Stratigraphy and depositional trends in the Santa Fe Group near Espanola, north-central New Mexico: tectonic and climatic implications
Daniel J. Koning, Sean D. Connell, Gary S. Morgan, Lisa Peters, and William C. McIntosh


Exposures of the Miocene Tesuque and Chamita Formations and interbedded tephra zones provide a record of extensional basin evolution in the northern Española basin of the northern Rio Grande rift. Geologic studies of these strata resulted in the definition of the Cuarteles Member (new name) in both the Tesuque and Chamita Formations. The Cuarteles Member is a 180 m-thick succession of light brown to reddish yellow to pink arkosic sandstone together with granite- and quartzite-bearing conglomerate derived from the Sangre de Cristo Mountains. It was deposited in an alluvial slope environment on the eastern basin margin. Six laterally extensive tephra-bearing intervals have been mapped in the study area and correlated between measured stratigraphic sections. The age of these tephra-bearing intervals are generally well-constrained and are used to estimate rates of stratal tilting and stratal accumulation during middle and late Miocene time. Additional geochronologic controls come from middle Miocene (late Barstovian) mammal fossils in these deposits. There is a noteworthy decrease in stratal tilt rates and sediment accumulation rates after about 13-14 Ma. This decrease is generally coincident with an overall coarsening of the stratigraphic succession and basinward progradation of deposits represented by the Cuarteles Member. The rate change in both stratal tilt and stratal accumulation rate data indicates a decrease in tectonic subsidence of the Española basin after about 13-14 Ma. The overall increase in the proportion of coarse channel deposits and clast sizes, in addition to the progradation of basin-margin detritus, after 13-14 Ma does not agree with previous half-graben models that relate tectonic subsidence with deposition. These sedimentologic changes could be the result of the Española basin transitioning from an underfilled to overfilled condition as the rate of tectonic subsidence decreased. Other factors besides tectonic changes that could have influenced this coarsening and progadation include: 1) a change in climate as inferred from the emplacement of a major dune field and marine proxy records, and 2) geomorphic changes in streams draining the Sangre de Cristo Mountains.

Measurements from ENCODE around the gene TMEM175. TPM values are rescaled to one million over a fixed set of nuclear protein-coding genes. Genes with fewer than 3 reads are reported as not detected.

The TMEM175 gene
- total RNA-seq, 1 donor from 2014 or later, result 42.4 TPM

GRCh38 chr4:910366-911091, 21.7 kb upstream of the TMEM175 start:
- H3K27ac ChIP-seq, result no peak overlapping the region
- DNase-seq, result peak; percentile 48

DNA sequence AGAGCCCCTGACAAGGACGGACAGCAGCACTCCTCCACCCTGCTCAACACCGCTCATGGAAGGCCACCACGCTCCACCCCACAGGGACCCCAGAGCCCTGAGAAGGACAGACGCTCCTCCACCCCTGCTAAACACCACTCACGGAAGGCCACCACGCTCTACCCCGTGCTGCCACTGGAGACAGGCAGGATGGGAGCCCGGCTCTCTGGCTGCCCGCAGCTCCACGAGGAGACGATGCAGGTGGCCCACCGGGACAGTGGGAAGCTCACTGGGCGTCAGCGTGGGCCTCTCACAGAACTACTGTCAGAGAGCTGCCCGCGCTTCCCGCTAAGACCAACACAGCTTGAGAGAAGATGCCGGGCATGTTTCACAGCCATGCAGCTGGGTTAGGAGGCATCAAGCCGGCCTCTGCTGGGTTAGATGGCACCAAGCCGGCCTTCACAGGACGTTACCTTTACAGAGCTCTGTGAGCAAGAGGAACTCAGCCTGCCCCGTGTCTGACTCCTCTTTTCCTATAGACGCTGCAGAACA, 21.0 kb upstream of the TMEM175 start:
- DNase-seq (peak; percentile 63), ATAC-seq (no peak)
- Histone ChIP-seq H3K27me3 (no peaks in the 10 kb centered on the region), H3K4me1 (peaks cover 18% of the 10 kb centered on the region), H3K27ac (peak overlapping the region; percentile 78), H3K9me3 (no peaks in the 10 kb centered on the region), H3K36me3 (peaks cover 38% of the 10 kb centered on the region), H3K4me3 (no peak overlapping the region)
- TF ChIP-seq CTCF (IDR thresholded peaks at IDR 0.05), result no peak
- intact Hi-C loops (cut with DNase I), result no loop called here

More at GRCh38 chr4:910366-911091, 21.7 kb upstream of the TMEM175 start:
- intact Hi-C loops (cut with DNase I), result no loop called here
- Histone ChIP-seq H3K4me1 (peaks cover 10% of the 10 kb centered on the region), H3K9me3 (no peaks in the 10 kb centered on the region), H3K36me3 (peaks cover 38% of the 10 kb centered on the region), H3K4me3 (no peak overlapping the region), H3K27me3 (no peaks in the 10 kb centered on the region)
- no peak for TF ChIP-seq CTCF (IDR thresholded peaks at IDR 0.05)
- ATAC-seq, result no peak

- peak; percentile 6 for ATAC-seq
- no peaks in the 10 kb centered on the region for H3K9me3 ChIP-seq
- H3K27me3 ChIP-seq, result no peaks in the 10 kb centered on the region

1. Koning, Daniel J.; Connell, Sean D.; Morgan, Gary S.; Peters, Lisa; McIntosh, William C., 2005, Stratigraphy and depositional trends in the Santa Fe Group near Espanola, north-central New Mexico: tectonic and climatic implications, in: Geology of the Chama Basin, Lucas, Spencer G.; Zeigler, Kate E.; Lueth, Virgil W.; Owen, Donald E., New Mexico Geological Society, Guidebook, 56th Field Conference, pp. 237-257.

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